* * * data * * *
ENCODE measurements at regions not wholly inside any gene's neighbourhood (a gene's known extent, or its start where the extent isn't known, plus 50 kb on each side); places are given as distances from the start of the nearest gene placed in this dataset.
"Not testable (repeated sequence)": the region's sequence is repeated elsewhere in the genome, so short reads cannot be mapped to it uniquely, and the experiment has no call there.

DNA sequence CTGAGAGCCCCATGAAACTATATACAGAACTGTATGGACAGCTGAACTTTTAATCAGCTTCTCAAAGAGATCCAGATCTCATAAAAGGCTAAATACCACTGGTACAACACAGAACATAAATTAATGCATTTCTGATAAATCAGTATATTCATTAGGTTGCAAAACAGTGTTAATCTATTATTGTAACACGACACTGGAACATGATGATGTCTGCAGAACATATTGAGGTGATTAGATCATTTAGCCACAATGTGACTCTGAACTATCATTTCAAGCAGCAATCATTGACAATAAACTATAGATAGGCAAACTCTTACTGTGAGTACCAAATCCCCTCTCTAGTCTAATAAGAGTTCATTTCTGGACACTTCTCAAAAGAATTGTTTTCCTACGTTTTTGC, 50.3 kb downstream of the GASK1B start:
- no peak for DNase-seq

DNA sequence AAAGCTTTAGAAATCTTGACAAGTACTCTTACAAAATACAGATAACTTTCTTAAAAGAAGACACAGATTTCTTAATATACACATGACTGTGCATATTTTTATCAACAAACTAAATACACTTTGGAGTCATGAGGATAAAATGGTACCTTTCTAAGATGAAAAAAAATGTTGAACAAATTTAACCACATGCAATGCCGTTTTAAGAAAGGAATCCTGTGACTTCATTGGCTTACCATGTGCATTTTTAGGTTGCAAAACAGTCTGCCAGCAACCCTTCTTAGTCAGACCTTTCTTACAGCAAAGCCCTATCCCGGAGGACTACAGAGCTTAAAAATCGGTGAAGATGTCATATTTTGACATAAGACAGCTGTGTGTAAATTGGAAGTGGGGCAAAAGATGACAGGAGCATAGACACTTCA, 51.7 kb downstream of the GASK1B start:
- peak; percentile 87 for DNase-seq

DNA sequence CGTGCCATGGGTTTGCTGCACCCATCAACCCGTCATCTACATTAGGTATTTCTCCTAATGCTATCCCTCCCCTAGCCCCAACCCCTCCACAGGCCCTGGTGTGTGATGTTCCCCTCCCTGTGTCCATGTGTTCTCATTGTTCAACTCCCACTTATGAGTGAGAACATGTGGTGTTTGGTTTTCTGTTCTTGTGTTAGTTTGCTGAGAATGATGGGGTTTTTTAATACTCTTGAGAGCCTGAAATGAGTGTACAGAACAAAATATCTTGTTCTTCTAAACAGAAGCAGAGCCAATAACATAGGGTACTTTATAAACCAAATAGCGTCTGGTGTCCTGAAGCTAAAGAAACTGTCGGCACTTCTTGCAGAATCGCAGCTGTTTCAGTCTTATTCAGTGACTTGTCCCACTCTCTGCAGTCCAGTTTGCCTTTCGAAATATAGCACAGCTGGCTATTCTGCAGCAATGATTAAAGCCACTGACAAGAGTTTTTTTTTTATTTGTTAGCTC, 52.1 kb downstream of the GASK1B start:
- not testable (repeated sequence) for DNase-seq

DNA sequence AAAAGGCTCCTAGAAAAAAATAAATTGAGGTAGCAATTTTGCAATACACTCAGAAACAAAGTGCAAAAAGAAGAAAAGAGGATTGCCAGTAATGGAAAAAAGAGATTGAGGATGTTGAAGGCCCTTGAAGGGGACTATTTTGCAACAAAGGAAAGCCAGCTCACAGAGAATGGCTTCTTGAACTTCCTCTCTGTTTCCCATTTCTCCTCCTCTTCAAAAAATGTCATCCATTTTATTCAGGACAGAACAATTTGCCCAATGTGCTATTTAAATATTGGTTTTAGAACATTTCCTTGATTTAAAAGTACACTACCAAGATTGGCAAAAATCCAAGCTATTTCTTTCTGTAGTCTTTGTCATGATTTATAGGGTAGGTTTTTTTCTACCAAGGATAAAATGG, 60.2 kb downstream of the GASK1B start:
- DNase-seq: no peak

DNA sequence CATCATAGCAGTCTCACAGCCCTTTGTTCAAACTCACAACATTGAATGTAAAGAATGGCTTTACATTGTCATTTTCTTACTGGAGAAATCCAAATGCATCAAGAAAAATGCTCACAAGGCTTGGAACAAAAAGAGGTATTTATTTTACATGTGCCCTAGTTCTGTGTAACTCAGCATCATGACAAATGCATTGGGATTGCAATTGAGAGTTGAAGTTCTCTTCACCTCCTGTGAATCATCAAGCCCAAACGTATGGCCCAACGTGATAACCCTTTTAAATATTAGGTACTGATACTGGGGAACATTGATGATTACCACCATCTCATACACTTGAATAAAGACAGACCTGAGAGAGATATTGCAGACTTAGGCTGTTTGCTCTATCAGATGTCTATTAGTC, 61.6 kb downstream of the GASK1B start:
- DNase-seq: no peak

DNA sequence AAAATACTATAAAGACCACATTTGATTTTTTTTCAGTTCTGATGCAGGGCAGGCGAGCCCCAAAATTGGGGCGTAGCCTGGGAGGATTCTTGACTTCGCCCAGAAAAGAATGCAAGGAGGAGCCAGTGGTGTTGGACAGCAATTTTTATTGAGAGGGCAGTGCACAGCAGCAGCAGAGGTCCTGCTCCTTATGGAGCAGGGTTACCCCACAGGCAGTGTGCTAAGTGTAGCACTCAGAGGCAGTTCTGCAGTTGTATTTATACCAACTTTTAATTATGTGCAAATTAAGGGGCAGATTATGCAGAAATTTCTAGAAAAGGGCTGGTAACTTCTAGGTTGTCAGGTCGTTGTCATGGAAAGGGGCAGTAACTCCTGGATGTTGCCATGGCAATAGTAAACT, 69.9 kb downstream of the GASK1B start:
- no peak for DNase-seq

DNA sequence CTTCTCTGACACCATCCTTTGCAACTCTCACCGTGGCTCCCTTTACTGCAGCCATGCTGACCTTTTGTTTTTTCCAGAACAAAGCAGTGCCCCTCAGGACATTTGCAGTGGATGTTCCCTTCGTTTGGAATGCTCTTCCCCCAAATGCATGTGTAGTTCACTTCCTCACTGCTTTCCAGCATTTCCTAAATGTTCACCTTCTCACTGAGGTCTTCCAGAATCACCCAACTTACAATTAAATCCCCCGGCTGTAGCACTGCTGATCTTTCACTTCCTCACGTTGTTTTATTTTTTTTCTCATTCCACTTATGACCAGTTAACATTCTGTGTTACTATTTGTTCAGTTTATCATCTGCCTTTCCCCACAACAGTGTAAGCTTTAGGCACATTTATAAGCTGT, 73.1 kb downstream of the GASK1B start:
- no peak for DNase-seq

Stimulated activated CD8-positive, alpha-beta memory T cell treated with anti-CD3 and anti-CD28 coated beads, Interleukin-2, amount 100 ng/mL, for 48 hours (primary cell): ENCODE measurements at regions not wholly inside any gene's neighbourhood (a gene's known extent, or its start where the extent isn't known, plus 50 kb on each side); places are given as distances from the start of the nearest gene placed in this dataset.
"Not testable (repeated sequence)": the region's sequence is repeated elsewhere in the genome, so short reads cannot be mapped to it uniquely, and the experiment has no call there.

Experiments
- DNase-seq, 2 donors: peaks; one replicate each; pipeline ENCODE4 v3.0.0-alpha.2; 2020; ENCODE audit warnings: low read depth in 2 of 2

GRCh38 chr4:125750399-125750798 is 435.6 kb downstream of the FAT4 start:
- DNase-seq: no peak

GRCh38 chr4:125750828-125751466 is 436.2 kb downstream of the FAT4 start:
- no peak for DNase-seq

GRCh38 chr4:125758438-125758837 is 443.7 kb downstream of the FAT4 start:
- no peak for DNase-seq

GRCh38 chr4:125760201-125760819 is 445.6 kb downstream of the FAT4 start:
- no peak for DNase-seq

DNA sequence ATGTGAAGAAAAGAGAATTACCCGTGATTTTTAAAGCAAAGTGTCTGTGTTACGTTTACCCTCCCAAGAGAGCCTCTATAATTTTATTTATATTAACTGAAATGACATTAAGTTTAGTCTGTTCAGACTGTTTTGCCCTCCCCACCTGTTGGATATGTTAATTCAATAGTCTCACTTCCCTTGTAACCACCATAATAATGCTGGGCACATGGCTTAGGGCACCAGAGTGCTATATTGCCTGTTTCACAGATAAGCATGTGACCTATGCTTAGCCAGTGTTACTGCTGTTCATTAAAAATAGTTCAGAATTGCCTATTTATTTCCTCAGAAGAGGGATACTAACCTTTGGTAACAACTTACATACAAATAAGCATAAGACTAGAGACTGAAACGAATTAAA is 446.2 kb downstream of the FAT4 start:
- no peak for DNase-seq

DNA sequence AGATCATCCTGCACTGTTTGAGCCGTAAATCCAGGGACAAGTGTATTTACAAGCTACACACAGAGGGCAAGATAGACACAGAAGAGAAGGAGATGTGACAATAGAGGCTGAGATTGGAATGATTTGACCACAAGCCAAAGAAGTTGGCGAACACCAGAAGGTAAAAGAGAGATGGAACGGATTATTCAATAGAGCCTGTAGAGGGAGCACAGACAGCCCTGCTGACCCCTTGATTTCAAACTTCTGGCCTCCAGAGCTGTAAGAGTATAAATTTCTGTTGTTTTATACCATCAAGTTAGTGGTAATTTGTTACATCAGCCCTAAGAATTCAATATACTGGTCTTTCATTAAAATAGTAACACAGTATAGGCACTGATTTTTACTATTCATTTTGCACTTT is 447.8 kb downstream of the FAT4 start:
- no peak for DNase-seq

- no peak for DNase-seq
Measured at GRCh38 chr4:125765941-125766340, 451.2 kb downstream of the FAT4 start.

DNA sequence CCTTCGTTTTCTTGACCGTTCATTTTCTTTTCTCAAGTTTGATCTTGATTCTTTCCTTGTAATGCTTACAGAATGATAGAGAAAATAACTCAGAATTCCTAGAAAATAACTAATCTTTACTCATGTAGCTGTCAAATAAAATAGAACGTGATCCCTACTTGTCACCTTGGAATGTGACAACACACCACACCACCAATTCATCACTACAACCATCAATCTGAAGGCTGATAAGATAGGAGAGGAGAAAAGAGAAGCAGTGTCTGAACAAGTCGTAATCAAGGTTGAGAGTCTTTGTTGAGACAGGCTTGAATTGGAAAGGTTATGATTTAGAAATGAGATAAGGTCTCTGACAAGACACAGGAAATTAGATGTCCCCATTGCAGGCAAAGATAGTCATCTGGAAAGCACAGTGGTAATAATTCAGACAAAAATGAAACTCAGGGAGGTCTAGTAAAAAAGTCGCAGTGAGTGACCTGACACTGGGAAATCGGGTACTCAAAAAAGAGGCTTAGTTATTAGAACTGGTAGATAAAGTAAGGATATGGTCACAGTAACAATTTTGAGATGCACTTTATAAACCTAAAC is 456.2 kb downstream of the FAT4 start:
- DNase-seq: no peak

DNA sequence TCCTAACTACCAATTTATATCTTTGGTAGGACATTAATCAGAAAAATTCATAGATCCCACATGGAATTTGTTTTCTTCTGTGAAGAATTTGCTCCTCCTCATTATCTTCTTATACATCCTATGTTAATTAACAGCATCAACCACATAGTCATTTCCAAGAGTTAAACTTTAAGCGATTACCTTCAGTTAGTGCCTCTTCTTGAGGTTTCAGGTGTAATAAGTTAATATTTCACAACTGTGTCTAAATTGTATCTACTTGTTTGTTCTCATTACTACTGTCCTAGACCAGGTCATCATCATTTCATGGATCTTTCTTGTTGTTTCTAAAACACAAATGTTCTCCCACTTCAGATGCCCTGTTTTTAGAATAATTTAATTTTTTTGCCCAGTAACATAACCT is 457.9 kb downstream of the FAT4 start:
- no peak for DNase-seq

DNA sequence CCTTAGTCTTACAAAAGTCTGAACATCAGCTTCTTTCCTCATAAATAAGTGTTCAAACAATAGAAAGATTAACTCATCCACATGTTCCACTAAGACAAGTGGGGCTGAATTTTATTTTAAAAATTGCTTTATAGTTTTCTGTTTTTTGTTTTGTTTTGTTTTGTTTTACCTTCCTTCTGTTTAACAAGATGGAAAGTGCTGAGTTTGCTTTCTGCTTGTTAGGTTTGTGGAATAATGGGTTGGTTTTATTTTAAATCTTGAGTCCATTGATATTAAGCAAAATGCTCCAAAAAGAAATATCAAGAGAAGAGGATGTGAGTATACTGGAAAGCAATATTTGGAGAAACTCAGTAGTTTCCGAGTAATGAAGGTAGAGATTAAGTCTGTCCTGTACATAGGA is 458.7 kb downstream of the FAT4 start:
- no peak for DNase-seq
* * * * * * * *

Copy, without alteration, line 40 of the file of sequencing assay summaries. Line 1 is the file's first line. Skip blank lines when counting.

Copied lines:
- no peak for DNase-seq